Four years after Princess Masako of Japan withdrew from a public role citing a mysterious illness, the tabloid press is beginning to wonder aloud: is the reclusive royal slacking at taxpayers' expense?
Horse-riding sessions, shopping trips and gourmet dinners at top Tokyo restaurants, the princess, 44, has been busy at everything apart from her official duties, sniffs the Weekly Gendai magazine, which accuses her of being a "celebrity mother".
"We wonder if the Imperial Household can explain how this is improving the health of the princess," another magazine has asked.
Princess Masako was diagnosed with a stress-induced illness, widely believed to be depression, after cutting back her official engagements in 2003. She has since made the odd foray into the public eye but has yet to return to a full schedule.
The Oxford-educated former diplomat took part in only two official engagements outside Tokyo last year and none abroad, leaving her husband, Prince Naruhito, to travel alone to Mongolia. The Prince has already announced that he will be travelling without his wife to Brazil in June.
Despite intense public interest, her condition is reported in short, bland dispatches by the Imperial Household Agency (IHA).
Aera magazine recently published a list of 20 questions to the princess, which included "Are you getting better?", "Is your treatment working?" and "How do you feel about the arrival of the new prince?", the last a reference to the birth last year of Prince Hisahito to her sister-in-law, Princess Kiko. Princess Masako's depression is thought to have been triggered by her own failure to produce a male heir, accompanied by very public pressure from the Imperial Household to keep trying.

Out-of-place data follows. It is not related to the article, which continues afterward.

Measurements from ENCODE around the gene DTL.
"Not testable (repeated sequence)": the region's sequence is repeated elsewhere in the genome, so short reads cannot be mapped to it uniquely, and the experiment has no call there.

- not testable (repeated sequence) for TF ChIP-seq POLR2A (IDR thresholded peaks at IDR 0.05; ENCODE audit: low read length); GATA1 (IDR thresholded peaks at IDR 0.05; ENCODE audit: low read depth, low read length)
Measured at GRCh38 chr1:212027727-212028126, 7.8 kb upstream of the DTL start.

Japan's big dailies still treat the imperial institution with kid gloves, but the weeklies have started to take those gloves off when it comes to the princess. Some reported that she played tennis on 15 August, the anniversary of Japan's surrender in the Second World War, and missed a birthday party for her father-in-law, Emperor Akihito.
The IHA was recently forced to public deny press claims that the princess had been given a dressing down by her mother-in-law, Empress Masako.
"She should explain whether her treatment is working, and how she spends her time," one magazine said this month. "The public needs to know."Reuse content